If you are aged 55 or over, you can buy through the Older Persons Shared Ownership (OPSO) scheme. This means you can only own up to 75% of your home, but once you reach this percentage, you won’t have to pay rent on the remaining share.

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Can I apply for shared ownership?

Are you eligible?

You can only buy a home through the shared ownership scheme if both of the following are applicable to you:

  • Your household income is £80,000 a year or less, or £90,000 if you live in London.
  • You cannot meet the mortgage costs (deposit and repayments) for a home that meets your needs.

One of the following must also apply:

  • You are a first time buyer.
  • You used to own a home but can’t afford one now.
  • You own a home and want to move, but can’t afford a new home that meets your needs.
  • You’re forming a new household, for example, after separating from a partner.
  • You’re a current shared homeowner and want to move.

According to, you may have to show proof that you live in, work in, or already have a connection to the area in the case of certain homes before you can by a share.

If you already own a home, you must sell it before buying a shared ownership property.

Which properties are eligible for shared ownership?

The vast majority of homes available to buy under the shared ownership scheme are new build flats or houses specifically built for this purpose.

The best way of finding a shared ownership home is through:

  • Organisations that sell them. You can search for organisations here (outside of London) or here (inside London)
  • Websites like
  • Your local council
  • Housing associations or homebuilders.

Most property listings websites, such as Rightmove, will also list shared ownership homes.

If you have a disability and can’t find an eligible home that meets your needs, you may be able to apply for shared ownership on a property on the open market that would not normally be eligible, through a scheme called home ownership for people with a long-term disability (HOLD).

In Northern Ireland, the scheme is known as Co-Ownership, and is run by a not-for-profit organisation of the same name. Unlike the English system where specific homes are sold as shared ownership, in Northern Ireland, you can apply to co-own a home and find out if this is possible. The property cannot be worth more than £190,000 in order to be eligible.

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Can I sell my shared ownership home?

You can sell your shared ownership home at any time. If you own 100% of the home by the time you come to sell, you can sell your home on the open market.

However, if you do not own the home outright, you’ll have to seek permission from your landlord first in order to sell your share. Your landlord may choose to either buy back your share or, more likely, find a buyer for the home themselves. If they cannot find a buyer within the ‘nomination period’ (4-12 weeks, depending on the lease) then you can look for one on the open market.

You’ll have to pay a fee to your landlord in order to sell, and will have to get the property valued as well in order to set a sale price. Make sure to check the process and fees involved for selling a shared ownership property before buying a share in one.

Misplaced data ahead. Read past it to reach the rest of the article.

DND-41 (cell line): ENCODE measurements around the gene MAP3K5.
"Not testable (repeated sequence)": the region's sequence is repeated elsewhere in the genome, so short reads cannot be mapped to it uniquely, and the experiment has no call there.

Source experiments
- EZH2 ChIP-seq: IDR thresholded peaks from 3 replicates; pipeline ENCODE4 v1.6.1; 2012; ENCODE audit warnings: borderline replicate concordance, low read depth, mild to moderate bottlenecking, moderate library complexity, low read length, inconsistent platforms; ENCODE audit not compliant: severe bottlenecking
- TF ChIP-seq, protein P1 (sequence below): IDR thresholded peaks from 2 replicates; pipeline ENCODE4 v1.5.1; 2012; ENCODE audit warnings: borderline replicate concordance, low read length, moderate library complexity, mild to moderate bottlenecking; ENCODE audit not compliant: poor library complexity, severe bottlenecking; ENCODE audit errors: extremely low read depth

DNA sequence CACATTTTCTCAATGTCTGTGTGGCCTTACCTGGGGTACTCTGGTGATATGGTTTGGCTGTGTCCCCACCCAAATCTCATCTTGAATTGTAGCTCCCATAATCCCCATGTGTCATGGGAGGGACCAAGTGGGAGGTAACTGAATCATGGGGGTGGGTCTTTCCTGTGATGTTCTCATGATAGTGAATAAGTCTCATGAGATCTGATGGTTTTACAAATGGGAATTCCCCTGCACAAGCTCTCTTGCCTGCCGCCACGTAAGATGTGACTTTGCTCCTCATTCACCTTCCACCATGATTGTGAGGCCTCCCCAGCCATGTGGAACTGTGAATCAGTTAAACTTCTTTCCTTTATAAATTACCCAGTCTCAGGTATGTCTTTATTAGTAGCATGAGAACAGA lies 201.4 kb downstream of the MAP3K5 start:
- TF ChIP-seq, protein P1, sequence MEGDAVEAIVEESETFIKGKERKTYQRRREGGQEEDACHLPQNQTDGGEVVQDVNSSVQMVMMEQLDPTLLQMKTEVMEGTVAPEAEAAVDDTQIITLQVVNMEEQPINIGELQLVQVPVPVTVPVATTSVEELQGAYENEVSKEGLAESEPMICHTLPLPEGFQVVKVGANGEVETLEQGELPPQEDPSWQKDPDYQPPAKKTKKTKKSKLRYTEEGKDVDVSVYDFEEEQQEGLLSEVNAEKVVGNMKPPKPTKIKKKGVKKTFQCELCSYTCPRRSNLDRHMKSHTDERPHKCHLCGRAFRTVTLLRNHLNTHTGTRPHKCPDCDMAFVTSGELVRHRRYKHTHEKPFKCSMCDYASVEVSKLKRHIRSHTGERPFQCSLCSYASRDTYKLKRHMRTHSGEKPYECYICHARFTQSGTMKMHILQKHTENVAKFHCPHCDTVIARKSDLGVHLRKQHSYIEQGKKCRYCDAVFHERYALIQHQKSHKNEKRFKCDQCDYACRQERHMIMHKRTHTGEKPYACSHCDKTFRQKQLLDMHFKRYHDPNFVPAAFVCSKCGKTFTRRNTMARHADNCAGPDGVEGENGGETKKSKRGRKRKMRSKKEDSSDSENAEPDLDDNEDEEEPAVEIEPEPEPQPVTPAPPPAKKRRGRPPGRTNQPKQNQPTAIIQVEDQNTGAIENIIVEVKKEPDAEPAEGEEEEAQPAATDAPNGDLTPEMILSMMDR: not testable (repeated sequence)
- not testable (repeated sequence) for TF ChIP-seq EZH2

What are the advantages and disadvantages of shared ownership?

The pros

  • Shared ownership can make home ownership more affordable for people.
  • A smaller mortgage means you can potentially secure a deal with a much smaller deposit, and have smaller repayments to make.
  • You can work your way up to owning the home outright through purchasing more shares, a process known as ‘staircasing’, which will also reduce your rent payment on the percentage of the property you don’t own.
  • Schemes like Older Persons Shared Ownership (OPSO) and home ownership for people with a long-term disability (HOLD) can provide unique advantages to people over 55 or with disabilities.

The cons

  • If you fail to keep up with mortgage payments in a home that you own outright, it is extremely unlikely that you will lose your home. However, if you miss rental payments in a shared ownership home or break the terms of the lease, you may lose both your home and the money you put into it.
  • You don’t have full ownership of the home, meaning you will have to seek permission to sell it or make improvements.
  • The combination of mortgage payments, rent and other fees for shared ownership means you will have several outgoings to make and keep track of each month. The extra costs may outweigh the benefit of a smaller mortgage with smaller repayments.
  • Shared ownership is not widely available. There are usually a limited number of properties that are eligible for the scheme, and these properties are mostly new builds – you don’t get the same variety as on the open market.
  • Not every lender offers mortgages on shared ownership homes, so there are not as many options to choose from as on the mainstream mortgage market.
  • Shared ownership homes are always leasehold, meaning they do not come with the same flexibility as freehold homes. Learn more about the difference in our article What is the difference between leasehold and freehold?

While there are some clear advantages to shared ownership, it is worth seriously considering the downsides and alternative options, and seeking advice before you buy a share in a property under this scheme.

You can read more about how to go about getting a mortgage in your 50s and 60s in our articles Mortgages for over 50s: what you need to know and Mortgages for over 60s: what you need to know.

If you’re looking for mortgage advice, you can speak to a Rest Less Mortgages advisor and get high quality advice on residential, retirement interest-only, equity release and buy-to-let mortgages.